While diplomats around the world worry about the prospect of North Korea building nuclear arms, some analysts say the biggest immediate danger from the Stalinist state is its conventional weapons. While few analysts think fighting will break out on the Korean Peninsula any time soon, a conflict would be devastating. Some people wonder what could happen if the current crisis is not defused.
The capital of South Korea, Seoul, is home to 10 million people.
And some say those 10 million are being held at gunpoint. Buried deep into hills just beyond the Demilitarized Zone separating North and South Korea are thousands of North Korean cannons and rocket launchers. They can hit Seoul and its suburbs with tens of thousands of shells an hour.
Robert Einhorn is a former U.S. diplomat specializing in weapons nonproliferation. He currently is a senior advisor specializing in Asia at Center for Strategic and International Studies, a U.S. think-tank.
"The reason that the North has deployed so many of these artillery tubes and rocket launchers along the DMZ is precisely to have leverage against the South," he said. "These forward deployed conventional forces hold Seoul hostage."
Diplomats are conferring around the world to ease the dispute over North Korea's nuclear ambitions.
Since October, when the United States revealed that Pyongyang had admitted having an illegal nuclear weapons program, tensions in northeastern Asia have risen sharply. North Korea has restarted an idled nuclear facility capable of making weapons, it has kicked out international nuclear monitors and hints it will resume missile tests.
Pyongyang says it will only address concerns about its weapons programs if the United States first signs a non-aggression treaty with it.
Washington says no to a treaty and has cut off fuel aid to the impoverished country. However, President Bush has offered to consider new aid programs if North Korea renounces its nuclear efforts - an offer Pyongyang has rebuffed.
While North Korea is thought to have one or two nuclear bombs, many analysts think they are less of an immediate hazard than the country's one million soldiers - most of them near the DMZ.
Seoul has almost 700,000 troops. Several defense analysts say the South has fewer cannons, tanks and combat aircraft than North Korea, but what it has is of better quality. It also has plenty of food for its troops, and fuel and spare parts for its weapons, which North Korea probably lacks.
South Korea also has an ally, the United States.
The U.S. force in South Korea is small - only 37,000 troops. In terms of defending Seoul, there is little they, or the South Koreans could immediately do against a North Korean bombardment or invasion.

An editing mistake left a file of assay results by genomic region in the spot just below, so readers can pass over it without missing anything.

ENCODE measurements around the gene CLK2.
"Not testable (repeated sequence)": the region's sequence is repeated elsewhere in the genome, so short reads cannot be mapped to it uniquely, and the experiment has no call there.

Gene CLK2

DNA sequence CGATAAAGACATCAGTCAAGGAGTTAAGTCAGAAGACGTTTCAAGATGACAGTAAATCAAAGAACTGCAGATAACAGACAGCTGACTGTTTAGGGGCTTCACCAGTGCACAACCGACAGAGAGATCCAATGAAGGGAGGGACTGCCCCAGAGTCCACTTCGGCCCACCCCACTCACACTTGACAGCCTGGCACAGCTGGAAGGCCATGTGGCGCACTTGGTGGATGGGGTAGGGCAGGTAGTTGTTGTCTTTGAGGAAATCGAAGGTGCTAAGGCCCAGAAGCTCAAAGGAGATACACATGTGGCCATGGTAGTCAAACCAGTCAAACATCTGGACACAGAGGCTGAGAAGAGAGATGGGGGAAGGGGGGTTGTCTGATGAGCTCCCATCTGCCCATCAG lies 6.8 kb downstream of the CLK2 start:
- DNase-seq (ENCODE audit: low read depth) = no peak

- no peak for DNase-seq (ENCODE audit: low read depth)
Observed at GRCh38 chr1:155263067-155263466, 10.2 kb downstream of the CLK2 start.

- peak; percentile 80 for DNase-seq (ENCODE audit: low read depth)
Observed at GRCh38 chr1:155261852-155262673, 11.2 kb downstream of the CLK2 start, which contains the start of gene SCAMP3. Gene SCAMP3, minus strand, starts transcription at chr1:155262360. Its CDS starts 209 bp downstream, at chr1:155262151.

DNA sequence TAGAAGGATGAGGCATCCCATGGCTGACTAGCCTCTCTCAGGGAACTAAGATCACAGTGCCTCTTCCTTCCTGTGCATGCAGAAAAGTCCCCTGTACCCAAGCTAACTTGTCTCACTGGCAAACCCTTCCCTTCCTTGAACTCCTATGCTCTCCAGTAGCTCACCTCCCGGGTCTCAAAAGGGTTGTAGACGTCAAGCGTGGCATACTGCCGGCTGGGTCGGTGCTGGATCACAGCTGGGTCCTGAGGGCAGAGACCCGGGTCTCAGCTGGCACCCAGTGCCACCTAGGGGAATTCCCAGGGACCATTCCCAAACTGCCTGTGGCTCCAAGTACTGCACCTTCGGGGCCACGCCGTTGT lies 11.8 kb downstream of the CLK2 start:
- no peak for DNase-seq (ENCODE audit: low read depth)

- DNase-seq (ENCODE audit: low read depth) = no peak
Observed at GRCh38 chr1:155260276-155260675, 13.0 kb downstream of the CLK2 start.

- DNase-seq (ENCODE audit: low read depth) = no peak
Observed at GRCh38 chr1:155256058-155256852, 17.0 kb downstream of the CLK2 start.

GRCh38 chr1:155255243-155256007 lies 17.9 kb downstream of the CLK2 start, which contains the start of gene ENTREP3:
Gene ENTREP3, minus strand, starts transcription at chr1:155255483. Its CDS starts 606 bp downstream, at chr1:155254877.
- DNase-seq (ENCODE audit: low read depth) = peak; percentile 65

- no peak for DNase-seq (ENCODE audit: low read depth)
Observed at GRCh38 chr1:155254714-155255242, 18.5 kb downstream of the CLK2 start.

Charles Heyman is the editor of Jane's World Armies, and an expert in the Korean Peninsula's military forces.
"The American forces there are really, to a certain extent, almost hostages," he said. "They are a sign of intent to the South Korea government that the U.S. intends to support them. It would be inconceivable if there was an attack on South Korea that the Americans would not reinforce like greased lightening to save their troops there in the first instance and then to support the South Koreans."
Within a few hours flying time, the United States has more than 100 combat aircraft that could strike back quickly if conflict started. In theory, Washington could start reinforcing South Korea within a month with tens of thousands of troops and millions of tons of arms and supplies.
But for the people of Seoul, even a few weeks could be too late.
It is a familiar situation for many of the city's older residents. In 1950, North Korea nearly flattened Seoul within weeks of its surprise invasion of South Korea. It took three years of fighting and negotiations to end the Korean War.
Although there have been reports of unusual North Korean troop movements along the DMZ, analysts say North Korea does not appear to be preparing for a new battle. And, says Mr. Heyman at Jane's, Pyongyang can not count on having the sort of success its invasion in 1950 had.
"The logistics chain that the North Koreans would need to do that massive attack is almost certainly now totally exposed to both air power, cruise missiles and long range artillery…," he said. "Remember, as well, that they took people by surprise at the beginning of the Korean War. That element of surprise is not there anymore."
Adam Ward, a specialist in East Asian security issues for the International Institute for Strategic Studies in London, warns that some sort of North Korean military action can not be ruled out.
"It would be foolish to rule it out, given the speed at which North Korea has carried out some of the actions that it has done…," he said. "I mean, they have been running up the rungs of an escalation ladder, if you like, with a certain amount of alacrity."
Given how quickly Pyongyang has ratcheted up the dispute over its nuclear programs, Mr. Ward says, it is quite possible it might try some provocative armed action. Among the possibilities are missile test launches, naval skirmishes with the South Koreans and infiltration by troops to spy on the South or conduct sabotage.
Most Western military analysts agree that if the current dispute flares into fighting, ultimately, North Korea would lose. But before it does, millions of people, many of them residents of Seoul, would die.